During 1524, encouraged by Luther’s concept of the freedom of a Christian man, which they applied to economic and social spheres, German peasants revolted against their lords. Long ground down by the nobles, the peasants included in their twelve demands the abolition of serfdom — unless it could be justified from the gospel — and relief from the excessive services demanded of them.
At first, Luther recognized the justice of the peasants’ complaints, but when they turned to violence against established authority, he lashed out against them. In a virulent pamphlet, Against the Thievish and Murderous Hordes of Peasants, Luther called on the princes to "knock down, strangle, and stab … and think nothing so venomous, pernicious, or Satanic as an insurgent."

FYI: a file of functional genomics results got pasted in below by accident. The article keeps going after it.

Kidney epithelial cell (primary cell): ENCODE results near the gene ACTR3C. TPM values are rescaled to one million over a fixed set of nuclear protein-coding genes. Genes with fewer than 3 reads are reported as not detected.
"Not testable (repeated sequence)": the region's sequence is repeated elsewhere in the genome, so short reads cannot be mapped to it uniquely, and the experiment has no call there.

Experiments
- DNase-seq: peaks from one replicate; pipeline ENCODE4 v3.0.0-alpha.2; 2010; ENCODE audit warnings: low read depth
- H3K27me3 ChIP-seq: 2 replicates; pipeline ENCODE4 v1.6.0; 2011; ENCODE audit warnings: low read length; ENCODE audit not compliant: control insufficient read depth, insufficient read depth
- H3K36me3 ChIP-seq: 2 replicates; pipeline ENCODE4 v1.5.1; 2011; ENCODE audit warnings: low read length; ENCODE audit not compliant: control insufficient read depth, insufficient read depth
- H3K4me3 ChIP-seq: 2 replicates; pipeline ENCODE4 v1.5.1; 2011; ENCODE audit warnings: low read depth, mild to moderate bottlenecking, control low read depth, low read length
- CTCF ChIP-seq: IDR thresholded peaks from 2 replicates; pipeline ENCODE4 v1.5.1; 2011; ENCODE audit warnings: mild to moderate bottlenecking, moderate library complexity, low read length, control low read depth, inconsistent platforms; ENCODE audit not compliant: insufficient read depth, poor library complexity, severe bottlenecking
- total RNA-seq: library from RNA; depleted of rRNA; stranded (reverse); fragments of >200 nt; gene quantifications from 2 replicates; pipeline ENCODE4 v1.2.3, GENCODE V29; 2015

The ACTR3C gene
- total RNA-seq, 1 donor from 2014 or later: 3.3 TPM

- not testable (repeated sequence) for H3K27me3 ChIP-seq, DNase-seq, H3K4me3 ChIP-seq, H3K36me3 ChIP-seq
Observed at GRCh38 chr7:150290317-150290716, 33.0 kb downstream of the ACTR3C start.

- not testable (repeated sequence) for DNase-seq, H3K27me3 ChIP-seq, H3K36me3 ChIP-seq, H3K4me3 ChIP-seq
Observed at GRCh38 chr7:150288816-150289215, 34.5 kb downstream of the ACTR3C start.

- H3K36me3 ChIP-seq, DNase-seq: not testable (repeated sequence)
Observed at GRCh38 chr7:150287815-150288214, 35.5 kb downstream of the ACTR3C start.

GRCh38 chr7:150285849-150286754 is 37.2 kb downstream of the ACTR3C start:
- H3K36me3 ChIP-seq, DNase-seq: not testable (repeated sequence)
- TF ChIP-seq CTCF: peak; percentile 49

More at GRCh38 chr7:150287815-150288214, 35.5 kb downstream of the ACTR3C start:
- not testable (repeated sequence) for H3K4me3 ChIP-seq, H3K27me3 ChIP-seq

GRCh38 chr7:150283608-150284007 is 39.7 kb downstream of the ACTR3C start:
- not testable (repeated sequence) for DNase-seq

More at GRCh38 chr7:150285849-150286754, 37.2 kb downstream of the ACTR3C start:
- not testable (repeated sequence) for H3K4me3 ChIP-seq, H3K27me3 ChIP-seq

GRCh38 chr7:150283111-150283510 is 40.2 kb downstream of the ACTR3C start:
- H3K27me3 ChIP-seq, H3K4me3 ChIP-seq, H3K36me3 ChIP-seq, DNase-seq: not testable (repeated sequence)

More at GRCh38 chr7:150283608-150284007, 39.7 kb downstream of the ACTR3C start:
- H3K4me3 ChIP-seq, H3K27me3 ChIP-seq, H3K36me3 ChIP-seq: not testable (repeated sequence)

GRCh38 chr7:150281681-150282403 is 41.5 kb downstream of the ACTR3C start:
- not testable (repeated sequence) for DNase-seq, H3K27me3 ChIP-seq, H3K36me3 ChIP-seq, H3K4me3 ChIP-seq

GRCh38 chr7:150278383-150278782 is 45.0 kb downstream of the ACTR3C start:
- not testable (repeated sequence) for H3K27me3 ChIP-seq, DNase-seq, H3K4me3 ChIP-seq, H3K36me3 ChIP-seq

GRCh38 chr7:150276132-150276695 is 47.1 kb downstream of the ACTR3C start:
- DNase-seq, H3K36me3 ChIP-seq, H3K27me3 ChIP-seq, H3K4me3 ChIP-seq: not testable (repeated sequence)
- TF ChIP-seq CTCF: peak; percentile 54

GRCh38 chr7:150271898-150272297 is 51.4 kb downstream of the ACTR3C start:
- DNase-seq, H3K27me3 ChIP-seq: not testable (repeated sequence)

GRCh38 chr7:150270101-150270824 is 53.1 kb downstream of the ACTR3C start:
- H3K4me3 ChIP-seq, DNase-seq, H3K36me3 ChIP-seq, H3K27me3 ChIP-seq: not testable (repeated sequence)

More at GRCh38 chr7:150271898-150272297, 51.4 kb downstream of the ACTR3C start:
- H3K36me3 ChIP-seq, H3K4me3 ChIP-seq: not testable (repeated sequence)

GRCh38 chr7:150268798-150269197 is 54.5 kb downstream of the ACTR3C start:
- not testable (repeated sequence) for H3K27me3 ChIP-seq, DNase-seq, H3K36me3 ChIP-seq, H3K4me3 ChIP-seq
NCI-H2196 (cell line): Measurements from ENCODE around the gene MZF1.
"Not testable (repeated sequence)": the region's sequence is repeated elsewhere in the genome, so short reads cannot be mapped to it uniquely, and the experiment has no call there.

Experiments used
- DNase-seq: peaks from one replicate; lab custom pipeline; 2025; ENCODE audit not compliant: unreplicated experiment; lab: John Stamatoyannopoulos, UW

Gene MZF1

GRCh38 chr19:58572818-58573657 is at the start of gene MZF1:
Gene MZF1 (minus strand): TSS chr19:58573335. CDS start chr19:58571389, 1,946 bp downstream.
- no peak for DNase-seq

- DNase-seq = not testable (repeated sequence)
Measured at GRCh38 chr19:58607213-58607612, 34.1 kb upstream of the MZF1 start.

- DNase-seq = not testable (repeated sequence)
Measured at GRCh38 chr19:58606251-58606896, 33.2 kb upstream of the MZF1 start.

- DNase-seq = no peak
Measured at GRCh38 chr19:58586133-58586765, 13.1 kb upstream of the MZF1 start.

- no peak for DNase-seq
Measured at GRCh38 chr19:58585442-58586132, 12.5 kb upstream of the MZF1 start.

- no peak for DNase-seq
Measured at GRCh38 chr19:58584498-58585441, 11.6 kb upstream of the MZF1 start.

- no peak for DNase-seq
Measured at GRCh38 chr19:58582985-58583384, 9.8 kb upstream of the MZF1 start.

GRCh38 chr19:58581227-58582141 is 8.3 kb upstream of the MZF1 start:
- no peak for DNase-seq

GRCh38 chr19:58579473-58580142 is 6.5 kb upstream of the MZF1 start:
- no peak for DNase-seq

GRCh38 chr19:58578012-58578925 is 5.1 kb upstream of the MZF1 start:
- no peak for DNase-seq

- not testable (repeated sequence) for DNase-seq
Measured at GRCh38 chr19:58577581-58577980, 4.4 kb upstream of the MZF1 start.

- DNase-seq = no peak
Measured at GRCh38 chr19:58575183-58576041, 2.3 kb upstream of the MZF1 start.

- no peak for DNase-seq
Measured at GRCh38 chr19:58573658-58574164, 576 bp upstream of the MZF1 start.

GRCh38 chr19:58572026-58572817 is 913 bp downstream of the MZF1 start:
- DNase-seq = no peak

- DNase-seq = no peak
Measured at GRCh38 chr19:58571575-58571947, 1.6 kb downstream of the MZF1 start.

In 1525 the princes and nobles crushed the revolt at a cost of an estimated 100,000 peasant lives. The surviving peasants considered Luther a false prophet. Many of them returned to Catholicism or turned to more radical forms of the Reformation.
[tags]BlogRodent, church-history, ChurchRodent, history, Peasant’s-Revolt, Reformation[/tags]
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